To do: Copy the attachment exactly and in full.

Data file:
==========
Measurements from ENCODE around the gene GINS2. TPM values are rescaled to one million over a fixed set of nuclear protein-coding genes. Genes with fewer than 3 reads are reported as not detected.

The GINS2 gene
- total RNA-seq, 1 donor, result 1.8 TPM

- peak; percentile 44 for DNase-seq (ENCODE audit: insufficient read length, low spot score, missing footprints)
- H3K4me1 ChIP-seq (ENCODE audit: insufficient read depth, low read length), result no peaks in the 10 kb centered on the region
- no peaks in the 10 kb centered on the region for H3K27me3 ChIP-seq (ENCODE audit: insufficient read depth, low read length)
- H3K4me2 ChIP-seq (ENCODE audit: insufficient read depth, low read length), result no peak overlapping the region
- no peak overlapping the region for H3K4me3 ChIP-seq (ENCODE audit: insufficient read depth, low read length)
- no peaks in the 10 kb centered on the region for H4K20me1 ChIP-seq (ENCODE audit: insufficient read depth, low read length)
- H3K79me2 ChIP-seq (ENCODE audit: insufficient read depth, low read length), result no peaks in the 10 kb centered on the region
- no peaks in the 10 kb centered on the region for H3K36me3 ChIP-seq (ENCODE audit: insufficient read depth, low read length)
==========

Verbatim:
Measurements from ENCODE around the gene GINS2. TPM values are rescaled to one million over a fixed set of nuclear protein-coding genes. Genes with fewer than 3 reads are reported as not detected.

The GINS2 gene
- total RNA-seq, 1 donor, result 1.8 TPM

- peak; percentile 44 for DNase-seq (ENCODE audit: insufficient read length, low spot score, missing footprints)
- H3K4me1 ChIP-seq (ENCODE audit: insufficient read depth, low read length), result no peaks in the 10 kb centered on the region
- no peaks in the 10 kb centered on the region for H3K27me3 ChIP-seq (ENCODE audit: insufficient read depth, low read length)
- H3K4me2 ChIP-seq (ENCODE audit: insufficient read depth, low read length), result no peak overlapping the region
- no peak overlapping the region for H3K4me3 ChIP-seq (ENCODE audit: insufficient read depth, low read length)
- no peaks in the 10 kb centered on the region for H4K20me1 ChIP-seq (ENCODE audit: insufficient read depth, low read length)
- H3K79me2 ChIP-seq (ENCODE audit: insufficient read depth, low read length), result no peaks in the 10 kb centered on the region
- no peaks in the 10 kb centered on the region for H3K36me3 ChIP-seq (ENCODE audit: insufficient read depth, low read length)